I was asked to write this book on the grounds that I know a lot about the subject. I can’t think where people got that impression from.
Anyway, my goal here was to get away from “knight=fighter in shiny armour on horse”, and look into the psychology and ideals behind chivalry, so that “knight” could cover more than one of the character classes. I picked Valour, Loyalty, Love, and Piety as the four basic virtues of chivalry, and then discussed how they worked. This included providing rules to support them, including a complete system for courtly love, and suggestions for how to play them out in a game.
I think this was one of the first books where I really started concentrating on making everything useful in play. If something wasn’t immediately useful, I tried to come up with a different way to present it to make it so. Interesting background had to be tied down to things that players could do, or new bits of rules that they could use. This is something that I think is important in an RPG book; they are neither novels nor textbooks.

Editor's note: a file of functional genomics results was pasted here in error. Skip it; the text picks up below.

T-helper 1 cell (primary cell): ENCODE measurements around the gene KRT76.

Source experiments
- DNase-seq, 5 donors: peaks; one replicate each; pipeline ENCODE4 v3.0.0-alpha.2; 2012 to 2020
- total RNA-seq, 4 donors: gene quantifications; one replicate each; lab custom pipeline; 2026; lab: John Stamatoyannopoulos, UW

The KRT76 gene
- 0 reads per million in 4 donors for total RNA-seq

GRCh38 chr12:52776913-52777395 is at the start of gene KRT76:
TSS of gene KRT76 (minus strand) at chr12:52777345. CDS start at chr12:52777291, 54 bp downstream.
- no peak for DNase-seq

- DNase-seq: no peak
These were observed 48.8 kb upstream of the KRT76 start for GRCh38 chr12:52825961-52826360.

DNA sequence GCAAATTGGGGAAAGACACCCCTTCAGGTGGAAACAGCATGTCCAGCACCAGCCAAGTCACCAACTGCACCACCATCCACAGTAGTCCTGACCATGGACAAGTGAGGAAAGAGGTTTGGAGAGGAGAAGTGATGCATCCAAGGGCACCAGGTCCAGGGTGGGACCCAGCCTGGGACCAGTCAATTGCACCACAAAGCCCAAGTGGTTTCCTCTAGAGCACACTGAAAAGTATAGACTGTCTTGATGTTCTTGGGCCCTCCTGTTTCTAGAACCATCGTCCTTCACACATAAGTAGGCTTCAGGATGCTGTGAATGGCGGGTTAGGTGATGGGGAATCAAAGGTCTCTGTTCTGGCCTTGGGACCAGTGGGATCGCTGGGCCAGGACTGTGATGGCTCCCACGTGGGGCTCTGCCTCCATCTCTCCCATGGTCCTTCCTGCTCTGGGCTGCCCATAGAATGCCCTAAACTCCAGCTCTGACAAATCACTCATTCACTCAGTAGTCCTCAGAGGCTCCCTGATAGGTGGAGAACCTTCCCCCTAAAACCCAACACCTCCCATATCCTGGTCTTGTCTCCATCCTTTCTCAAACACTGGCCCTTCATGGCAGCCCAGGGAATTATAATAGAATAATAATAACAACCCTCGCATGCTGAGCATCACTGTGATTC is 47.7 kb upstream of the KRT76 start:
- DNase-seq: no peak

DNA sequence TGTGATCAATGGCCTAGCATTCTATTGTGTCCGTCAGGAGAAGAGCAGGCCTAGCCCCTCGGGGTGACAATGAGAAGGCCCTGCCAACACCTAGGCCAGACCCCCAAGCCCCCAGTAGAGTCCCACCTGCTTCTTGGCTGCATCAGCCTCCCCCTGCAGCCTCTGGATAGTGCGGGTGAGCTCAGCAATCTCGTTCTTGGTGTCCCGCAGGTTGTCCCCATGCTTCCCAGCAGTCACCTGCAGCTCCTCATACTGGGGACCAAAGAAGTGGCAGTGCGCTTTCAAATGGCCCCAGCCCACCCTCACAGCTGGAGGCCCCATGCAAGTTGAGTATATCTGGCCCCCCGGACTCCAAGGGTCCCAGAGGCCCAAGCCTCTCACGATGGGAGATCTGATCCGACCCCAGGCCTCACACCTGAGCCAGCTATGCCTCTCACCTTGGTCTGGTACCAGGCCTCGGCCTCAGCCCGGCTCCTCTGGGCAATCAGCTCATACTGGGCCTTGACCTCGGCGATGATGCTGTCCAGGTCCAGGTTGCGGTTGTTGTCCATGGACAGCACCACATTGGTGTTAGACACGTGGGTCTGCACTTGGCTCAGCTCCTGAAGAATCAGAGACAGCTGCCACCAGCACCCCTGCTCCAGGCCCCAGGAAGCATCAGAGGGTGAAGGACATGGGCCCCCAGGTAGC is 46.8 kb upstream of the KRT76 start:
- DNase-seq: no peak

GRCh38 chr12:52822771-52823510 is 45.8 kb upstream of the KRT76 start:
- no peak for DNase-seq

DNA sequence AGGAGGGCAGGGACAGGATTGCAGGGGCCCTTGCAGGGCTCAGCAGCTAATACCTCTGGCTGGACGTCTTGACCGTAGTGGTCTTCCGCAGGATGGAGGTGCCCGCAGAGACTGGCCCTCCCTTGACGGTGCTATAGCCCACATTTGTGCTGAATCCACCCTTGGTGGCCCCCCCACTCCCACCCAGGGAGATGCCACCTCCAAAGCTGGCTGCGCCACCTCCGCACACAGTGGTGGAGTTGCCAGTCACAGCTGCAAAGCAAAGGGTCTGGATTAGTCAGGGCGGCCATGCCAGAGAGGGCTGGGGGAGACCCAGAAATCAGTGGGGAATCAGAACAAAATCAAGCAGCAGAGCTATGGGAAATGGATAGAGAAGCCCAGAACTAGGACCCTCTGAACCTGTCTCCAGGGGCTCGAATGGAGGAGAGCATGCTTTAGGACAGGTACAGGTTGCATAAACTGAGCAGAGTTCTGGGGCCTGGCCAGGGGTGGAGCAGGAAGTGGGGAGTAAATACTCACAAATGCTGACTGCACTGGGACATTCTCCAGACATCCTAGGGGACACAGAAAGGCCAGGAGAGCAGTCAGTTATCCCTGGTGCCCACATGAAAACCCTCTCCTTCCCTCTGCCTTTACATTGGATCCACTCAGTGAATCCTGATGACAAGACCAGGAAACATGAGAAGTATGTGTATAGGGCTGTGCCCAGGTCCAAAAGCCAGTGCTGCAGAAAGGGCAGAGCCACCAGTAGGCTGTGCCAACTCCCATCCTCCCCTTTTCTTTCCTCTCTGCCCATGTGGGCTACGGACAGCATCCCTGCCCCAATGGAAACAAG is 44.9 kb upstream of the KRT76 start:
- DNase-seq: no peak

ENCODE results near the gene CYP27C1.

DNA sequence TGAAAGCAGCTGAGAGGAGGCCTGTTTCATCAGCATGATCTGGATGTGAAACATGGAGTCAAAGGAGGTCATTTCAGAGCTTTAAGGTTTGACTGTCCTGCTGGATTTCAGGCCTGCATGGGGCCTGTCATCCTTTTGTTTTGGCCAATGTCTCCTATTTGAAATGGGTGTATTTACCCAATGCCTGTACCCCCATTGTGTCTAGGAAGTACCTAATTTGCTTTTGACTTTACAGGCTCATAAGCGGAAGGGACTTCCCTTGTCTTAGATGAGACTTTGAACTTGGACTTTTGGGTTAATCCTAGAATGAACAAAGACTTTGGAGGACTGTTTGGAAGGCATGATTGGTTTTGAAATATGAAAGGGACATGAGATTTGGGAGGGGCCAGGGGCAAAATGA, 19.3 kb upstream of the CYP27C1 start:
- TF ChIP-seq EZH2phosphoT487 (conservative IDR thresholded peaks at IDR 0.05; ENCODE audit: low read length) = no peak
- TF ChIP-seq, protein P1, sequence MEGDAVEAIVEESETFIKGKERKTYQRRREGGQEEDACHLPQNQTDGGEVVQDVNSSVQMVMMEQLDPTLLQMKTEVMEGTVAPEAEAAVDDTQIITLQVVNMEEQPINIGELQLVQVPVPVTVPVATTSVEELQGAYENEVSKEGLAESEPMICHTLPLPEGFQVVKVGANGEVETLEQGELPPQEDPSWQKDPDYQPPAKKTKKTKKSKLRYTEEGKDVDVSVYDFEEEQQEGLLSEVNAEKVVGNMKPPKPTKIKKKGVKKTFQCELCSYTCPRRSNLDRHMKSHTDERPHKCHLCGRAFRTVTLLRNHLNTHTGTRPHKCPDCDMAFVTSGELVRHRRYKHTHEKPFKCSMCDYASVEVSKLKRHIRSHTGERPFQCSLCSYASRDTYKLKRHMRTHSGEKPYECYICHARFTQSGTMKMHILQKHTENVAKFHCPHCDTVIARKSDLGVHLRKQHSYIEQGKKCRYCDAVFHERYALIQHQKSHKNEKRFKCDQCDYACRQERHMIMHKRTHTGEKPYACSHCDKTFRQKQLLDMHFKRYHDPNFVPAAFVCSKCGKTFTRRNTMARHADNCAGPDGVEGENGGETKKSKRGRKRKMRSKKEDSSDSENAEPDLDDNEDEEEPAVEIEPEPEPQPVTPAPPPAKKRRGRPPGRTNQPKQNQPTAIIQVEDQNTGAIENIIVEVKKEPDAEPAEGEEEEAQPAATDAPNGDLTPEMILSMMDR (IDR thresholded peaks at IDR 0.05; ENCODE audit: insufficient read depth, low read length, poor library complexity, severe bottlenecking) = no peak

Several of the feats in this book were chosen for The Year’s Best d20, edited by Monte Cook, which was a nice bit of acknowledgement.